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Spot the difference - Young drivers first cars!

Chloe Martell profile

Chloe Martell

July 31, 2020

Owning a car 6 min read

If you’re a young driver who has recently got on the road, you’ll likely be used to a whole host of different tech in your car. Even basic cars these days have things like keyless entry and built-in screens that give us everything from music to maps. Well, when your parents were your age and getting on the road and into their first cars, the tech was a little different. Let’s say… non-existent?! We’re spotting the differences in the first cars young drivers have today, vs the ones they had in the 80s and 90s. 

The Smart Key

Even the simplest of tasks have been made simpler over the years. Up until around the late 70s, you would have to put your key in the car to unlock it. In the 80s came Keyless entry meaning you could now press a button on your keys to get in. Fast forward a few years and these days some cars don’t need a key at all. In 2018 Tesla scrapped the key altogether and gave you the option to unlock your car with an app on your phone!

Onboard diagnostics (OBD)

These days if there is an issue with your car, it pretty much tells you about it. Now you may not know what all of the symbols and lights on the dashboard mean straight away, but a quick flick through your car handbook will tell you and as a young driver, this is a lifesaver! It makes you wonder how people ever coped without it? Well, it wasn’t until 1996 that OBD was made compulsory in cars. Before then if your car wasn’t starting you would have 3 things to check – your fuel line, spark plugs and air filter. If after checking these your car still wouldn’t start you’d likely have to call in the professionals. Things like checking your oil and coolant levels were all manual too. These days, we just wait for our car to tell us!

Rearview camera

Believe it or not, reversing cameras were first featured in a concept car in 1956! However, the technology didn’t actually make it to mainstream cars until the year 2000. The cameras were later combined with parking sensors to give you a clearer view of what was happening outside of your car and high-end models have cameras positioned all around the car to create a 360-degree birds-eye view of surroundings to help you when reversing and parking. This tech sure does help it’s just not to be relied on, it’s still advised that you do your own visual checks around the car when performing manoeuvres, just like your parents did when they got their first cars!

Bluetooth integration

Now I don’t know about you, but I can’t imagine getting into my car and it not automatically connecting to my Spotify – it would make for one very dull road trip! Bluetooth integration wasn’t introduced until 1999/2000 and even then it took a good few years for it to branch out into different car models. Today, Bluetooth capability in a car is pretty much standard but in the years leading up to the introduction, you pretty much had to rely on the radio, CDs or even cassette tapes!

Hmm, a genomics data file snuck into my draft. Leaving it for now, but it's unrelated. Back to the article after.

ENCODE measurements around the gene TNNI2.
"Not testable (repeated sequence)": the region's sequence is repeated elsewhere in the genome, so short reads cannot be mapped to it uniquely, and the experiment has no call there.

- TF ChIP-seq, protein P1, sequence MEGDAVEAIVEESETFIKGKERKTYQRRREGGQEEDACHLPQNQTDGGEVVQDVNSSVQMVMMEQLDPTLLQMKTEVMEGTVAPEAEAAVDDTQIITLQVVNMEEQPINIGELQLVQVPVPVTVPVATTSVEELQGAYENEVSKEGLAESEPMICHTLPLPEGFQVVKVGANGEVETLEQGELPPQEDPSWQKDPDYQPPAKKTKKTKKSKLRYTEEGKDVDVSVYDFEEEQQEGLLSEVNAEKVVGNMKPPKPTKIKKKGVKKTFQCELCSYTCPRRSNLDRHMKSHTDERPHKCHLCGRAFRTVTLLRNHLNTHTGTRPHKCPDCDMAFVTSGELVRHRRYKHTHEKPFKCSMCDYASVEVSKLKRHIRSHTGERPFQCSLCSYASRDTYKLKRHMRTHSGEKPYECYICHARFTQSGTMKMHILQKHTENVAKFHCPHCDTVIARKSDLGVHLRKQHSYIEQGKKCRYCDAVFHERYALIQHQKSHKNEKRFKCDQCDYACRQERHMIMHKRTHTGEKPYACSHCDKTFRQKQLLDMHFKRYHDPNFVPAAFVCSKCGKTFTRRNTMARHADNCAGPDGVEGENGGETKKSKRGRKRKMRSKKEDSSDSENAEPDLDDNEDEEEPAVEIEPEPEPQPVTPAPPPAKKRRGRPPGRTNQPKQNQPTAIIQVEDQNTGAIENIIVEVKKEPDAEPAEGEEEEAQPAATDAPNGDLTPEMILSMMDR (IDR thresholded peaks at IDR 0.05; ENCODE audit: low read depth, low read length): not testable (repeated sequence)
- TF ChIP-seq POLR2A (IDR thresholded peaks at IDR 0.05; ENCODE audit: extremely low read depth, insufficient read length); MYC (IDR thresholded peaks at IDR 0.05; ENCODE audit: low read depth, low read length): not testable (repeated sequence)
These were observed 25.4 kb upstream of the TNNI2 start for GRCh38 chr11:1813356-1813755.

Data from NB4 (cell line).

GPS Satellite navigation

Driving with a Sat Nav has become second nature to young drivers – which is why it was added into the driving test in 2017! In fact, some young drivers (cough, me) are so used to relying on a Sat Nav to get to places they haven’t been before that they’d be lost without one… excuse the pun! But before this handy feature came into cars, young drivers would have to rely on… maps. No, not Google maps, actual maps! You would either trust your passengers to tell you where you needed to go and hoped they were keeping on top of it, or try to memorise the route yourself. In 1997 Alpine introduced their first version of a pop-out CD-ROM stored map navigation system which used GPS satellites. Over the next couple of years, the evolution of GPS in cars was ground-breaking. These days, young drivers tend to either have a screen and Sat Nav built into the cars, or they’ll put their map up on their phone and use it as a portable Sat Nav!

There are so many other developments that young drivers’ cars have seen over the years which are a far cry from the cars young drivers had in the 80s and 90s and most of them have been made to make driving easier, safer and more reliable for young drivers! Tech has come a long way. I wonder what will be next…

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Chloe Martell profile

By Chloe Martell

'As a new driver, I'm so eager to share my driving journey with you all - from when I was a learner, going through my test and all the aspects of my driving life now, including my love of cars!'  See more posts by Chloe

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